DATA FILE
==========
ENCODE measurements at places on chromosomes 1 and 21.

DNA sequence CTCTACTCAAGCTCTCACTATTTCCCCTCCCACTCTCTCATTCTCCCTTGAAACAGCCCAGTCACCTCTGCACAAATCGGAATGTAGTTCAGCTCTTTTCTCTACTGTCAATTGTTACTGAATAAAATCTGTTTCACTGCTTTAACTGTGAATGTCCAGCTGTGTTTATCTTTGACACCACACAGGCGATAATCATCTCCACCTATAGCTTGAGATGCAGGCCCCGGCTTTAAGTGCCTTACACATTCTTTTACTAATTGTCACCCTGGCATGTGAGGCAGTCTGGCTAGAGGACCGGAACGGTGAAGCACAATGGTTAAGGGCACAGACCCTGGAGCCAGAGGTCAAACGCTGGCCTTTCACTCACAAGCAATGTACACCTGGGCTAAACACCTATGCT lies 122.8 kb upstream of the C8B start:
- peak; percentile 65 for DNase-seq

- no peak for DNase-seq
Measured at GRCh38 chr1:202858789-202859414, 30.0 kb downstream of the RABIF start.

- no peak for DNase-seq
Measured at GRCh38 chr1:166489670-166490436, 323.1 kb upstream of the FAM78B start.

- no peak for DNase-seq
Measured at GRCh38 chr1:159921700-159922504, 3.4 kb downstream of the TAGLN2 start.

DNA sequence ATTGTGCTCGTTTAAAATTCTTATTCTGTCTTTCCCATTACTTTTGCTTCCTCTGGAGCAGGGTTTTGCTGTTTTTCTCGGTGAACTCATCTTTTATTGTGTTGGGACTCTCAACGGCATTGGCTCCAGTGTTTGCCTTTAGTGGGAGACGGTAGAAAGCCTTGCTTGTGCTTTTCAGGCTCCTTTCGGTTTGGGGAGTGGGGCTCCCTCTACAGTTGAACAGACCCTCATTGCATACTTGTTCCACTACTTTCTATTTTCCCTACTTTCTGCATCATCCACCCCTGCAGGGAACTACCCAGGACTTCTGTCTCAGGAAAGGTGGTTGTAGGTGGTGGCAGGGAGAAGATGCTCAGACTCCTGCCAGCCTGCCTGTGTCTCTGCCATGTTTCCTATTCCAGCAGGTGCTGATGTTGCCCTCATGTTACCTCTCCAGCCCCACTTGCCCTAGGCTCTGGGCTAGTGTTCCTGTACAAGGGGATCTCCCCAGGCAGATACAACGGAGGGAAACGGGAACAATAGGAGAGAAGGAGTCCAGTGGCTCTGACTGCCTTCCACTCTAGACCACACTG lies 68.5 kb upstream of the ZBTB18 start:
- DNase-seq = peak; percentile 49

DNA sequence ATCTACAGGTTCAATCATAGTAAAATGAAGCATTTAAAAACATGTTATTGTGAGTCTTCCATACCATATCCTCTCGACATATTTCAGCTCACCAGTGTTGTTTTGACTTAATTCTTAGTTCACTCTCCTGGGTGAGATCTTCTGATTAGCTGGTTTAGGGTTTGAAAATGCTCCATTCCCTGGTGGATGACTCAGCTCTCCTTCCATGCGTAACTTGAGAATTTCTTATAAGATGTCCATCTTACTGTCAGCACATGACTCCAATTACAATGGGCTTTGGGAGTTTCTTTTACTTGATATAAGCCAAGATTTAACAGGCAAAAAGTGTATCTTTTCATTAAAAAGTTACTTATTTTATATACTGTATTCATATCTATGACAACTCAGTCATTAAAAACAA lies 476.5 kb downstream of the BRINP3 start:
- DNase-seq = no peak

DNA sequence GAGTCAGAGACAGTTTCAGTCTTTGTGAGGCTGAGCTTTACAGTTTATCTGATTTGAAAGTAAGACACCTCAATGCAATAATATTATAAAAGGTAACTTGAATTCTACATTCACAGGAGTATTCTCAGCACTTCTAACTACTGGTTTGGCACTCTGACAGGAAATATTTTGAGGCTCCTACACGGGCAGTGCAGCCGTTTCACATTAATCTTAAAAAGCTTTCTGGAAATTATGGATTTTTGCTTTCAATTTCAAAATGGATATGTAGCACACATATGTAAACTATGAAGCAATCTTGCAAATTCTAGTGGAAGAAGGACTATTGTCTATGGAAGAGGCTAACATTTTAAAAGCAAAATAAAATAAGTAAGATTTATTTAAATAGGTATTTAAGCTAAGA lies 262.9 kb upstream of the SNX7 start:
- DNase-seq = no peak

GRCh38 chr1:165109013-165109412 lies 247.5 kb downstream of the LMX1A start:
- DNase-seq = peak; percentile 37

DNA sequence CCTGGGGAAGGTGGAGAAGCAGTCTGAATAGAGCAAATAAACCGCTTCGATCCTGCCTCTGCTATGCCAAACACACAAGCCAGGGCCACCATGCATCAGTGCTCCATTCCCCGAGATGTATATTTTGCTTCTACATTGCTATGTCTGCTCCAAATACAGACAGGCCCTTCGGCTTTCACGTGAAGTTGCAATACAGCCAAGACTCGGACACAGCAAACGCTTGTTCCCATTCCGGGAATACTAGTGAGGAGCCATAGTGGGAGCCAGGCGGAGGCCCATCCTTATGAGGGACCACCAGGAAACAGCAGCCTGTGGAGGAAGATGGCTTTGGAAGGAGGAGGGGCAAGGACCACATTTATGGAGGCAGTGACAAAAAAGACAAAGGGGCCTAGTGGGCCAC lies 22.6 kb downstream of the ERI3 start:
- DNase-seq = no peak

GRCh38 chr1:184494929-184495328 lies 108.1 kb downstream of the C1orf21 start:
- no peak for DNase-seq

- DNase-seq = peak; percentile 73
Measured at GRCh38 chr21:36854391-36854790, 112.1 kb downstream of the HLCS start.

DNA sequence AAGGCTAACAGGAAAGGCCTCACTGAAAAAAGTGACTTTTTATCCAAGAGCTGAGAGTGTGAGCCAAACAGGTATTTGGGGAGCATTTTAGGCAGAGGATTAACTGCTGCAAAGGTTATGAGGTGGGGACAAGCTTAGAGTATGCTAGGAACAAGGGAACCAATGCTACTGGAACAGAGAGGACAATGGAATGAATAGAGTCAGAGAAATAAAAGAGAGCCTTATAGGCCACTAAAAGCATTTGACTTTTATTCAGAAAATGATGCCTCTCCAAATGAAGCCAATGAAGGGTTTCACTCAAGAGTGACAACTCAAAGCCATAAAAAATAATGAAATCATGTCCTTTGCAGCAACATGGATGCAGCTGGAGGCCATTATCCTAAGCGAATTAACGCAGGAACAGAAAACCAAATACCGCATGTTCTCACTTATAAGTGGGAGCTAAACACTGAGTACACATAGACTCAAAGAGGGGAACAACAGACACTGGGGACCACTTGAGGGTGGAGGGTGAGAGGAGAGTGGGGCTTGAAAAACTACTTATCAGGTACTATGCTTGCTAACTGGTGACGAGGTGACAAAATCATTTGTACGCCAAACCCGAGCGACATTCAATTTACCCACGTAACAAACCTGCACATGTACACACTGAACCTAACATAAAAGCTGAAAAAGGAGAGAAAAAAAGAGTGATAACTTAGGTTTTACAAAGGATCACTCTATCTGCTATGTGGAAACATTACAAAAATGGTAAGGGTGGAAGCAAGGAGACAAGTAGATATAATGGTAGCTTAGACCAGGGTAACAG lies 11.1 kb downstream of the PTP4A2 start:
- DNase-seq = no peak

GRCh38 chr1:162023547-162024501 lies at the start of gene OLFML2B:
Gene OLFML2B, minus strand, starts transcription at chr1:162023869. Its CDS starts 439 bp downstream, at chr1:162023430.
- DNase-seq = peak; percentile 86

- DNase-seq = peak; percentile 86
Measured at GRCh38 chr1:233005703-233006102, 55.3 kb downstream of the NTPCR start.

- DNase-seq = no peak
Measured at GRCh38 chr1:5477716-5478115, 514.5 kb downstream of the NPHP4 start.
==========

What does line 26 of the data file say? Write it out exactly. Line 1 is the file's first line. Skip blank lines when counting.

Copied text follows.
GRCh38 chr1:162023547-162024501 lies at the start of gene OLFML2B: